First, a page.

Professionals Online Safety Helpline update: April - July 2017
We have continued to see a rise in contacts during the second quarter of 2017, with 40% more contacts compared to the same period in 2016.
Abuse of Privacy
Whilst reputation management issues for schools continue to be the most commonly reported issue on the helpline, we have seen a particular increase (78% based on the same reporting period in 2016) in the number of contacts about abuse of privacy. A major factor in this increase is due to intimate images being shared without consent where voyeurism, coercion, extortion and blackmail may be involved. It’s important to clarify here that these would not be considered Revenge Porn cases as the victims are all under the age of 18.
These cases can be anything from content featuring children under the age of 13 posted without parental consent, to more sinister incidences where patterns of behaviour which shame/ humiliate young people and/ or professionals are used to share private information, impersonate or hack individuals (sometimes all three).
Most commonly used social networking sites will remove this type of content if it is reported as it breaches their community standards. However, increasingly complex cases involve several accounts and pieces of content which will have been shared widely, making it difficult for a victim to regain control of the situation. Extreme incidences have involved harvesting and selling on of intimate images, as well as racist video footage of pre-school children made without parental consent.
The media coverage around ‘Blue Whale’ continues, and we have seen a range of misinformation from authoritative bodies being circulated widely. Our own position on the matter remains the same and can be read here.
As we know, Keeping Children Safe in Education states that schools have a duty of care to ‘appropriately monitor’ young people’s internet use on their networks, and we believe that this increased focus on monitoring has contributed to a number of calls to the helpline from schools concerned about searches for content around Blue Whale.
If you’re confused about monitoring, you may find our guide to monitoring blog useful. SWGfL has recently developed its own Assisted Monitoring service, which benefits from working closely with the helpline when potential safeguarding concerns arise. You can read more about the service here.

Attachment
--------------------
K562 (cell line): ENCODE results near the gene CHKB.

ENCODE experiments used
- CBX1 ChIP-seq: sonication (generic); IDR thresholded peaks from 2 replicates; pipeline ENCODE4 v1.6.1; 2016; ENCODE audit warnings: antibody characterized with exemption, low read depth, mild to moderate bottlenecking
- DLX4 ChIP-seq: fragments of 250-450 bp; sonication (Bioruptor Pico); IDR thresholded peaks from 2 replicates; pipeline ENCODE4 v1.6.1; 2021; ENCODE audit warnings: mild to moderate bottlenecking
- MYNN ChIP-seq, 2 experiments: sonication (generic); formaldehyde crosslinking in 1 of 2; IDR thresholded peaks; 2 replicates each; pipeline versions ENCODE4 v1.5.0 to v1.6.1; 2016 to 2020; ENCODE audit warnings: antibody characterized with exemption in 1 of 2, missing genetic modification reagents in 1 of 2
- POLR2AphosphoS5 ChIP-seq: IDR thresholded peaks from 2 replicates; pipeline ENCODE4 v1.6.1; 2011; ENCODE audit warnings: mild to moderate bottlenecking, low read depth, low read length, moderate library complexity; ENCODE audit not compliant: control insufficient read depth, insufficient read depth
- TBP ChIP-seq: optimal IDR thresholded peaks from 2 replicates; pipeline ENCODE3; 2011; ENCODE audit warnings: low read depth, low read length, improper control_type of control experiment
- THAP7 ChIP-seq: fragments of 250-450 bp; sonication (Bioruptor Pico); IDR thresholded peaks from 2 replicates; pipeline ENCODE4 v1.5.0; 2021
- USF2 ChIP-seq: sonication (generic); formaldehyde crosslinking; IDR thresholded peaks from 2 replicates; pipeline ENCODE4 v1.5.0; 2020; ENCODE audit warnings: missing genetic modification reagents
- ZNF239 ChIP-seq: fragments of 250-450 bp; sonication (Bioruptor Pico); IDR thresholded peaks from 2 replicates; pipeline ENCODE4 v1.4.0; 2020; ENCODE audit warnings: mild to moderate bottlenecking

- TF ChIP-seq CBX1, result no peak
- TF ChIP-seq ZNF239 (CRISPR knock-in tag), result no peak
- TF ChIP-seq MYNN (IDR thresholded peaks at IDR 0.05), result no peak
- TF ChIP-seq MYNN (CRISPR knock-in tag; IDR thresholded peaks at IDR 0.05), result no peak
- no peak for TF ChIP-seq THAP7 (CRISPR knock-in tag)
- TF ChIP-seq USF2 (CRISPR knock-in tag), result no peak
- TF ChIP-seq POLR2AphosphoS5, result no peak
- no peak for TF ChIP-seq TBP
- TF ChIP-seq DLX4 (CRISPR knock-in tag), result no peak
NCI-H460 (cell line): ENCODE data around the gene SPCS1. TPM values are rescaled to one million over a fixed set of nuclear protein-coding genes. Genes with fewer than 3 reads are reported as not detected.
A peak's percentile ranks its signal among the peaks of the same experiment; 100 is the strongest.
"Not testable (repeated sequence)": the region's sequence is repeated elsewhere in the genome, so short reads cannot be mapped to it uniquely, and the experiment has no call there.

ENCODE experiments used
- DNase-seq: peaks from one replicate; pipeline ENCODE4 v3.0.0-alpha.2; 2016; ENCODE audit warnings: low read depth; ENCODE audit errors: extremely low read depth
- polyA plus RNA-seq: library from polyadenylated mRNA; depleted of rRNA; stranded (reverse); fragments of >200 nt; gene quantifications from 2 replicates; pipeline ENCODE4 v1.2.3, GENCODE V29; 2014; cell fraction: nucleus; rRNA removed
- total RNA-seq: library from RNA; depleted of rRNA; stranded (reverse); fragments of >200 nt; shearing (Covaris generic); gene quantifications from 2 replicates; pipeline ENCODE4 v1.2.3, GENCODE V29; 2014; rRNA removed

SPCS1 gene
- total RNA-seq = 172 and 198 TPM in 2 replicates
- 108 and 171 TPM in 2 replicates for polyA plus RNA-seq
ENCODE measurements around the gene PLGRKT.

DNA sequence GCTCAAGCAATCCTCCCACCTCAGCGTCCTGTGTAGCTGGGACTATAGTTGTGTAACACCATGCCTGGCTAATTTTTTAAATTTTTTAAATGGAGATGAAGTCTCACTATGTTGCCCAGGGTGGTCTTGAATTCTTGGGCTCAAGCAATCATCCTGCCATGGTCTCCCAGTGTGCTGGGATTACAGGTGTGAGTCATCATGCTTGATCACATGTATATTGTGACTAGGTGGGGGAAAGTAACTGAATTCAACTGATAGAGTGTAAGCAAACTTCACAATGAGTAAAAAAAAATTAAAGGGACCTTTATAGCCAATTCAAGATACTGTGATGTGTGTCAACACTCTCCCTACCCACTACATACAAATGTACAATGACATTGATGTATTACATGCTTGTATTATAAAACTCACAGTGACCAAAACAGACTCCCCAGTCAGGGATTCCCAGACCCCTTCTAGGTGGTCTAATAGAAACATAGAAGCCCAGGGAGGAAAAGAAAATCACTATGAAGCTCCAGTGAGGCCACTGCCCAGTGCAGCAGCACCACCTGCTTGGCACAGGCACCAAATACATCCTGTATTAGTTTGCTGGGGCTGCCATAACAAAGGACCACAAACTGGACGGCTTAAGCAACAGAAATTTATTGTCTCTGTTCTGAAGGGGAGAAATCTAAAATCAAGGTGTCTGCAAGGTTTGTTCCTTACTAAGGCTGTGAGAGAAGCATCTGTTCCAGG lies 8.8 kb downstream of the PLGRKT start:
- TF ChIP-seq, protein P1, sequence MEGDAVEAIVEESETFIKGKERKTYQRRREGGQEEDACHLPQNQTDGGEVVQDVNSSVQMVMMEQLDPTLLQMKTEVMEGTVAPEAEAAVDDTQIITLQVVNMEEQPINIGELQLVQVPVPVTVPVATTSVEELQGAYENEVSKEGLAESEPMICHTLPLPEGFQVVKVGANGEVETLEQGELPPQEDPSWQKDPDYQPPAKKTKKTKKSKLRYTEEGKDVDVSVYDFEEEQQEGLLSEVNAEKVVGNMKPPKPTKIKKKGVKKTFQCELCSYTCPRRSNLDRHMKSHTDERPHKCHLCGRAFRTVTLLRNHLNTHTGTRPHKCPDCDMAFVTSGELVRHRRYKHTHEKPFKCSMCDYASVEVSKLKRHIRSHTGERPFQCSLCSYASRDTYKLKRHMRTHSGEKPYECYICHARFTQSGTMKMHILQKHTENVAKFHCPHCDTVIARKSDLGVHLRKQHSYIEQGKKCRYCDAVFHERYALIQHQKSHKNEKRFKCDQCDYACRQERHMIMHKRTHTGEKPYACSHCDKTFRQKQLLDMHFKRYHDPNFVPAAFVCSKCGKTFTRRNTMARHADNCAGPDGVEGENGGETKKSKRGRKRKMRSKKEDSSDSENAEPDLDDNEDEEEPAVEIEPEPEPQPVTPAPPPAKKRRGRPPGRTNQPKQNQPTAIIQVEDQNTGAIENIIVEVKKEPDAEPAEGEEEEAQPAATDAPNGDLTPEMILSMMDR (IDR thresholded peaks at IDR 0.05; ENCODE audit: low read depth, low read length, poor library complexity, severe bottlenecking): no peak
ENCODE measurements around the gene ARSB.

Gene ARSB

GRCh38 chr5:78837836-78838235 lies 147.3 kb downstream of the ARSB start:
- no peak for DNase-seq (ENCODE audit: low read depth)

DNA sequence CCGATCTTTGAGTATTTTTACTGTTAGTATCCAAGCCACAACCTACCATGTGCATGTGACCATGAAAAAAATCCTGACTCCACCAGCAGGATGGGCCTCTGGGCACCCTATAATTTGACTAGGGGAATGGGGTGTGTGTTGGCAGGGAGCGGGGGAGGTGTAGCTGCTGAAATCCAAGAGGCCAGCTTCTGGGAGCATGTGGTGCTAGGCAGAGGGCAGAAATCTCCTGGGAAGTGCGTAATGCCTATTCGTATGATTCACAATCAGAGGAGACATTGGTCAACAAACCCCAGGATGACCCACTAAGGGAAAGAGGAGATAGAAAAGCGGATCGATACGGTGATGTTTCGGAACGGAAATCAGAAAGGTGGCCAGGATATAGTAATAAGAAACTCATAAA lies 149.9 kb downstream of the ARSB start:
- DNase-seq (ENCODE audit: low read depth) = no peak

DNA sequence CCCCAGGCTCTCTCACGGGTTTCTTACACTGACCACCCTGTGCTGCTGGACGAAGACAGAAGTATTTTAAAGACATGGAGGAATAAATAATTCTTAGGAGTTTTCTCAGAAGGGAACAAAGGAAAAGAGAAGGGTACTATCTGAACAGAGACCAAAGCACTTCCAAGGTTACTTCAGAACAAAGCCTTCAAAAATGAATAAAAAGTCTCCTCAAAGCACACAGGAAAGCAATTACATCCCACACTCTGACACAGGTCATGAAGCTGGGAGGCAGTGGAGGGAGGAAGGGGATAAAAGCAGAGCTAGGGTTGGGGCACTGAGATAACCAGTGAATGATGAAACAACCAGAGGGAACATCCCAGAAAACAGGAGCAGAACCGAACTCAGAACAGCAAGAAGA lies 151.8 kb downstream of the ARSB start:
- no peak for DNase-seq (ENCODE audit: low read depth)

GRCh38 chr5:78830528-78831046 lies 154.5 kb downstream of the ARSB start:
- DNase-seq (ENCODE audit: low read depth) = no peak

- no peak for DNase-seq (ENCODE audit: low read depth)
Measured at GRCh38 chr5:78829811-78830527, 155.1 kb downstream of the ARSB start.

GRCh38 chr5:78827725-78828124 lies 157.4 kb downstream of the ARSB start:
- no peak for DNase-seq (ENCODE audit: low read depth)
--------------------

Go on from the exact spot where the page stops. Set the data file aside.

With the new Digital Economy Act 2017 on the horizon (expected to be in place by April 2018) we are seeing more calls from educational settings about data compliance and their obligations under GDPR. Earlier this year we produced this blog which explains what schools can do to protect themselves under these new regulations.
SWGfL launched 360 Data in 2016, which is specifically designed to help schools review their policies and procedures around data protection and information security so is a great place to start for professionals working in this area.
Whilst this topic is extremely important, we are hearing of instances where designated safeguarding leads are being given the responsibility of data protection without any extra time to allow for this work. As advocates for the safeguarding of young people, we would advise all members of the children’s workforce that their duty of care to young people remains paramount. Any time spent fulfilling GDPR obligations should not come at the expense of young people’s wellbeing.
The vast range of online safety issues brought to our attention highlights the need for a collaborative approach to working. We continue to work directly with industry partners to help resolve more complex issues, while involvement from local and national agencies and industry play a crucial part in resolving increasingly complex cases. It’s important now, more than ever, that we continue to work together in the pursuit of keeping everyone safer online.